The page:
Following on from last weeks discussion of CAMRA, with all the benefits it confers to the industry as a whole, and it recent shortcomings.  We now need to discuss how we take real and craft ales into the next 40 years.   What is for certain is that we will need our big “brand name” real ale producers such as Copper Dragon, Thwaites and Black Sheepto keep producing good solid ales and retain their position as being the “gateway” drink that gets people to step into the world of ale from the realm of the mainstream.  This is due to the fact that these are some of the most common breweries you find where there is only one ale pump.  Once we get people to try the more common real ales, they they will be more inclined to try different varieties and styles of beer.The real and craft ale (from this point onward refered to simply as ale) industry currently has a 3 tier structure, the top level comprised of the major “brand name” ale producers, such as those named above.  The next being those who are large scale producers, but not household names to those who have not dipped their toes in the real ale pool, examples being Brewdog, Abbeydale, Salamander, Acorn and Castle Rock.  The last tier are those smaller breweries who operate from every corner of the country, producing smaller runs of beer on a regular basis and servicing a local / regional area or specialist market, such has Halifax Steam, Brass Monkey or Elland in my local vicinity of Calderdale.

This model is one which will serve the trade well going into the future, companies from the small company tier will move into the large scale arena, as will companies move from that to being a “brand name”.  However, the next step will be one of our existing “brand names” breaking the glass ceiling and becoming a company with the public profile of a company such as Greene King, while keeping its brewing heritage and distinctive beers, sadly something Greene King has not in the authors opinion.   This needs to be done organically and not by being purchased by one of the brewing giants and becoming just another brand in their portfolio.  The purchase of Sharps in Cornwall by Molson Coors for example, sees them as an separate brewing operation currently, but 5 or 10 years down the the line, when the profile of ale is raised even higher, will they become the “real ale brand” for their owners.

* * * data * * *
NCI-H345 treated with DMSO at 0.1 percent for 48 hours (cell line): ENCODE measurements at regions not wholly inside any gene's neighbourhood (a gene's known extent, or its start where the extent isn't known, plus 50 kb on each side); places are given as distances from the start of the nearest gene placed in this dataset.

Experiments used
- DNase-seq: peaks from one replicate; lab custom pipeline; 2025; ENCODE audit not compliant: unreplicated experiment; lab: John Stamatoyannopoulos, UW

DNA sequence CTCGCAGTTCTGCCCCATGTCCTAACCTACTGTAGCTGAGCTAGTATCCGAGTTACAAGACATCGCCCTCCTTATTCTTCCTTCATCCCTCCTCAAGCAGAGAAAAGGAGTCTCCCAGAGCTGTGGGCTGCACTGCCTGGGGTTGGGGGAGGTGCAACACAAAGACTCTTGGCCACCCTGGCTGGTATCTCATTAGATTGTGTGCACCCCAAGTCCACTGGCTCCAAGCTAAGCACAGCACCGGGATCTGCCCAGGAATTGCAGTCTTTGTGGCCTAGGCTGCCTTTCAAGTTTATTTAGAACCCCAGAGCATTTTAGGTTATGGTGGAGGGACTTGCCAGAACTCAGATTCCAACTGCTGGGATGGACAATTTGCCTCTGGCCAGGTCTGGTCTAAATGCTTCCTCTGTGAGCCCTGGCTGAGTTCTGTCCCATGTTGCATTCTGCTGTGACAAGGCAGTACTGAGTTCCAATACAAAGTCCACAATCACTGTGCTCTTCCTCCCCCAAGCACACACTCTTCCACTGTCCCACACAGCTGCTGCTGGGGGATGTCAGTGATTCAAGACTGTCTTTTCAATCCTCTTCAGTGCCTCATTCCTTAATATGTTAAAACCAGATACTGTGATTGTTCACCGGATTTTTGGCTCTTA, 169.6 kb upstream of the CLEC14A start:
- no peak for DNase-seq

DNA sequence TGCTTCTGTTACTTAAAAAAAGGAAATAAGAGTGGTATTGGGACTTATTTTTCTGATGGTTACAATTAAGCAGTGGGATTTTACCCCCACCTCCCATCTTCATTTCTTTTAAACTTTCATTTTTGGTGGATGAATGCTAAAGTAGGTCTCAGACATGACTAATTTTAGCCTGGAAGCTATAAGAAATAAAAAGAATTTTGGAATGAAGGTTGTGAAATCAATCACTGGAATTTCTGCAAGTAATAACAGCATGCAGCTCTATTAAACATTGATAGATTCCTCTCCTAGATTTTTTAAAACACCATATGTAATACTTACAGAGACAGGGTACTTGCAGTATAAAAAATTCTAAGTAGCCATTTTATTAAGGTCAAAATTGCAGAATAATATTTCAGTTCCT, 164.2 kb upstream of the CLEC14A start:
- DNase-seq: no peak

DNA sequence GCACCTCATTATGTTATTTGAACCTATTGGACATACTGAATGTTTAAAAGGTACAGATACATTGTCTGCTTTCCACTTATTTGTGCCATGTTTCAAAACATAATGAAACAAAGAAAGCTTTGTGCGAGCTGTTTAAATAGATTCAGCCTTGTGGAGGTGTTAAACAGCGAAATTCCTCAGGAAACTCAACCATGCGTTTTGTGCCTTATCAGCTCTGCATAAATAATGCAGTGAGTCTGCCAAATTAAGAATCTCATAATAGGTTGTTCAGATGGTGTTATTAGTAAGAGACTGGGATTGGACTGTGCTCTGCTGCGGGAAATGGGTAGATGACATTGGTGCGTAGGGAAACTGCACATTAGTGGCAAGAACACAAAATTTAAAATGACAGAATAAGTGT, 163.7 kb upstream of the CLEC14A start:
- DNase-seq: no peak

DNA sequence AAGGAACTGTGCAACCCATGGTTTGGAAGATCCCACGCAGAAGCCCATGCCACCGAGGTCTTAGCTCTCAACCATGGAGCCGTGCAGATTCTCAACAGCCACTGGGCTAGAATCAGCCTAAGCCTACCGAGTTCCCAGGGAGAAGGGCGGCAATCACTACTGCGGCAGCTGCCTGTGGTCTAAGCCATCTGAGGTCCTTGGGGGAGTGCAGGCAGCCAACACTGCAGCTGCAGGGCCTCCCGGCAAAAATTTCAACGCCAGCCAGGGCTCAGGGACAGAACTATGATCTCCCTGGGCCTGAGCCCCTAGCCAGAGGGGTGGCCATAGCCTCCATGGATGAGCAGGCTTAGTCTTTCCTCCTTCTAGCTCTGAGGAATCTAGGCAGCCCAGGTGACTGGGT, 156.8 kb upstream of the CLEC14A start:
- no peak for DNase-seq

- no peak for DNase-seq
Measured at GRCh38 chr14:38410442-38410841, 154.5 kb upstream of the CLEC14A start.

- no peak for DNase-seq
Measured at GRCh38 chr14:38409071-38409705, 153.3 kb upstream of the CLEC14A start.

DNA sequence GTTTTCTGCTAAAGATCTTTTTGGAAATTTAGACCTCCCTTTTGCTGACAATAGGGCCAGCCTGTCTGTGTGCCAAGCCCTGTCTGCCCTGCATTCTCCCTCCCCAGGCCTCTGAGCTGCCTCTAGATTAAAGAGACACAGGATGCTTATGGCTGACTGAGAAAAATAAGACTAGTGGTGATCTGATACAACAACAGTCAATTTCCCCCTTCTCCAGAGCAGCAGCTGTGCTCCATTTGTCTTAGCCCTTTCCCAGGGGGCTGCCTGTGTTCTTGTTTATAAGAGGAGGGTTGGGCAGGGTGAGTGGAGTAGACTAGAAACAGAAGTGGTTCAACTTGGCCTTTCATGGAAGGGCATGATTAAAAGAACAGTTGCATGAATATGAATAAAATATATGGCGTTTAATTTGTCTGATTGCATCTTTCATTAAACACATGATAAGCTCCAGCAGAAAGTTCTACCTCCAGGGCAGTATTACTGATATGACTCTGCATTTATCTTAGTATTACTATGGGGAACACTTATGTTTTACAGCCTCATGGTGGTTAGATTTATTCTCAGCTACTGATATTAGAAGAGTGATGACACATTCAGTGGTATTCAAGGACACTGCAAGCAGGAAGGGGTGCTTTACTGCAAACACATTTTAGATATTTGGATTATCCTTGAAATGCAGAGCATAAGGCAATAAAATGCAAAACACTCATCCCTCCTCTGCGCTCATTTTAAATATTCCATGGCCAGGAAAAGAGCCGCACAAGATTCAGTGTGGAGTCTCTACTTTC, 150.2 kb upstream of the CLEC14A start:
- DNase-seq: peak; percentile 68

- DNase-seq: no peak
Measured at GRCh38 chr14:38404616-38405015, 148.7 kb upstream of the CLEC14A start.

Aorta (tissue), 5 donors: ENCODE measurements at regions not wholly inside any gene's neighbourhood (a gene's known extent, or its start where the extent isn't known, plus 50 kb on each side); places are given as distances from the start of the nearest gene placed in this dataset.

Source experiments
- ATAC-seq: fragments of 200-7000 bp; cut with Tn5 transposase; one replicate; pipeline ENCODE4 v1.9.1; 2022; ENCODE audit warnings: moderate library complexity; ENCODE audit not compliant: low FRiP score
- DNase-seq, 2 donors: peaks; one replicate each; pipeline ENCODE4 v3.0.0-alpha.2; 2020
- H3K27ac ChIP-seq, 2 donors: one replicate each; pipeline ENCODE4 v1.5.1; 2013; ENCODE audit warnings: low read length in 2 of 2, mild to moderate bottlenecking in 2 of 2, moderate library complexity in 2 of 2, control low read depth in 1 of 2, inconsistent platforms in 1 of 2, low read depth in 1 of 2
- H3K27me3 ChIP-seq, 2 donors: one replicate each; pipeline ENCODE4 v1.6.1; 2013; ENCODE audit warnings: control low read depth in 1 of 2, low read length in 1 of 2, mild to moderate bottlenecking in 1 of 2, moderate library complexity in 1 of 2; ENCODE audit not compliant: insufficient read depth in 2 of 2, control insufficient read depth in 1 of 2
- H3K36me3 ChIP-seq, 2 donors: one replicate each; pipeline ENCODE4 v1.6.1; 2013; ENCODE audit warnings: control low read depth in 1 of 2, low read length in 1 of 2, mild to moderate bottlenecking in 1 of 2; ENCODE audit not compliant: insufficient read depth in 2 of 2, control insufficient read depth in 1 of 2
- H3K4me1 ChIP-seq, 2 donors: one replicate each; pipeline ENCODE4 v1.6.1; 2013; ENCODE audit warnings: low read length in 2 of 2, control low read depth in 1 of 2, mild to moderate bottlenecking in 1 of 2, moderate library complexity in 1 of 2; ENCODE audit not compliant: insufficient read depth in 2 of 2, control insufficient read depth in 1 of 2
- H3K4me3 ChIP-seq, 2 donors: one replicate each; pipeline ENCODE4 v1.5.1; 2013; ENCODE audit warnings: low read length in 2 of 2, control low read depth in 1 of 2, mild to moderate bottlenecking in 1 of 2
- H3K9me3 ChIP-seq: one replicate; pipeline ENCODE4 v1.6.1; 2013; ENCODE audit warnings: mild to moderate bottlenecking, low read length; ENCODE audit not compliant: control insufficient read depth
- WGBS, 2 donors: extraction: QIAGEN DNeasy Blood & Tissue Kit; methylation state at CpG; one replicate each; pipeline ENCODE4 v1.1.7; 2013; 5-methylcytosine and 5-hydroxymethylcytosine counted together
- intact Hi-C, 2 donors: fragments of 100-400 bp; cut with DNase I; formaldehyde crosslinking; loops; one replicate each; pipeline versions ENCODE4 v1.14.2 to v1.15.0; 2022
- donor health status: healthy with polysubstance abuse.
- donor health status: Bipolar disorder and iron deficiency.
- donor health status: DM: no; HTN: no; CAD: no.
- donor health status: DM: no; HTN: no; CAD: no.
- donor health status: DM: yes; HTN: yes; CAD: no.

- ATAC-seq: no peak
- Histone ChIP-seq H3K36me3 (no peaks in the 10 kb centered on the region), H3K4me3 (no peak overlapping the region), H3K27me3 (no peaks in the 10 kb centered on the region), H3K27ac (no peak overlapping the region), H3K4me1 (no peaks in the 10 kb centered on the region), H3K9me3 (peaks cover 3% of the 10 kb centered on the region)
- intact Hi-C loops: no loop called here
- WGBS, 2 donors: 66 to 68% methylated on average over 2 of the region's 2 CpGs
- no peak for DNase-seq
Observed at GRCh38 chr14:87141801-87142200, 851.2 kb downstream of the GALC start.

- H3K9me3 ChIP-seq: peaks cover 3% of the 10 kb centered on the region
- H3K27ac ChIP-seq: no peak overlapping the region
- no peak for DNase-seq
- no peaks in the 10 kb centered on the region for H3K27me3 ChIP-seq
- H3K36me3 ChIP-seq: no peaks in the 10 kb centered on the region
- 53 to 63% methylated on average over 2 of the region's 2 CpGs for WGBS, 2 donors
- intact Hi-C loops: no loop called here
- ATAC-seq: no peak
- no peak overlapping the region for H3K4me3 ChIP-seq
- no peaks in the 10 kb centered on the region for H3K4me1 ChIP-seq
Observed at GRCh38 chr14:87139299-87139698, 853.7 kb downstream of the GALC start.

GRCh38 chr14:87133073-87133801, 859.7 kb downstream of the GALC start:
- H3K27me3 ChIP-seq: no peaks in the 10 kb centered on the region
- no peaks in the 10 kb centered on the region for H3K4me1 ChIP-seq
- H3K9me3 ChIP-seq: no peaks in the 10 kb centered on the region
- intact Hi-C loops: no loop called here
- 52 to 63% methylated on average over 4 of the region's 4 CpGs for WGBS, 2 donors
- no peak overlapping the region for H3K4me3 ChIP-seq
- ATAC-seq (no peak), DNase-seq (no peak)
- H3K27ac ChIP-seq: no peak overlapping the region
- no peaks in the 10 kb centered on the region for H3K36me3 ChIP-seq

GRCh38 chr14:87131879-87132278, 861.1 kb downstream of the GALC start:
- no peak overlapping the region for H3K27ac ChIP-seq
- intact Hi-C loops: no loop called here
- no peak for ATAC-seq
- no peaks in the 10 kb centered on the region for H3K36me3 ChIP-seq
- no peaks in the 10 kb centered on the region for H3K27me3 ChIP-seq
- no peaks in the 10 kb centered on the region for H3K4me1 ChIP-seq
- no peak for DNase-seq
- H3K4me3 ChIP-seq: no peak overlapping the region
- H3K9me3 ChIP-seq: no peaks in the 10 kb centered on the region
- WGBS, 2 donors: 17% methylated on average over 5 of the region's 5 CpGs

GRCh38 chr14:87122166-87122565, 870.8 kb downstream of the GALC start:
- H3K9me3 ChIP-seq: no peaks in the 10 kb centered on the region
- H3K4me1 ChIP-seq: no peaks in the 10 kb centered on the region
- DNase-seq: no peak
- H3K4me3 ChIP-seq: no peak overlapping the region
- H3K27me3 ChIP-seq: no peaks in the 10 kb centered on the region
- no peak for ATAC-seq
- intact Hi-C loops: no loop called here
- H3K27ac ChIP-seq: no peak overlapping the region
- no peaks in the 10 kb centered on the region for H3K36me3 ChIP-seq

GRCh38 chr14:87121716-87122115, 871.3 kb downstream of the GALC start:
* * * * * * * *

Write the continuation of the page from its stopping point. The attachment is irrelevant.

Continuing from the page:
If CAMRA modernise like I hope they do, then we will have a health partnership between the vast majority of breweries and the major trade body lobbying on their behalf.  But if the “57 Old Farts” remain at the top, and the number of breweries diversifying into craft keg and other beer styles increase as I think it inevitably will, then a schism will appear between the trade body and the suppliers it represents.  I don’t see this happening for the next 10 years at a minimum, but it will happen without modernisation and the emergence of a CAMRCA (Campaign for Real and Craft Ale) will become a possibility.

However this body will not be started by 4 enthusiasts and their passion for real ale, but by the industry players themselves, similar to The Society of Independent Brewers (SIBA) in concept, but taking in the all levels of ale trade and styles of non mainstream beer.  This body would also take on a campaigning role similar to that of CAMRA currently for its membership.

Once this takes place, then the new organisation can organise their own “branded” beer festivals on a local, regional and nation level showcasing the members products, and the CAMRA events could be let slip off their calendar, depriving CAMRA of valuable revenue.  The opening of membership to the general public and provision of services and discount similar to that of CAMRA would then drain that source of income from the existing trade body as well, leaving the organisation a limping giant.

I’m not suggesting a coup here, but CAMRA are laying themselves open to such a move. More importantly as a drinker, ignoring all the technical discussion above, breweries from any of the three tiers are equally likely to produce a solid session, interesting, distinctive, top class award winning or average beer and one of the joys of drinking ale is that it not easy to predict who will provide your next favourite beer, you only know when you taste that first sip.  Your neighbouring drinker will no doubt disagree with your opinion.   You will never get that discourse with big brand lagers and that is why the real ale game is so enjoyable, because of or despite who represents it.

  1. […] articles I wrote for Pubpaper, but targeted at CAMRA members.  You can find the original articles here and here The world of real ale is reaching the crossroads.  We have travelled far enough up the […]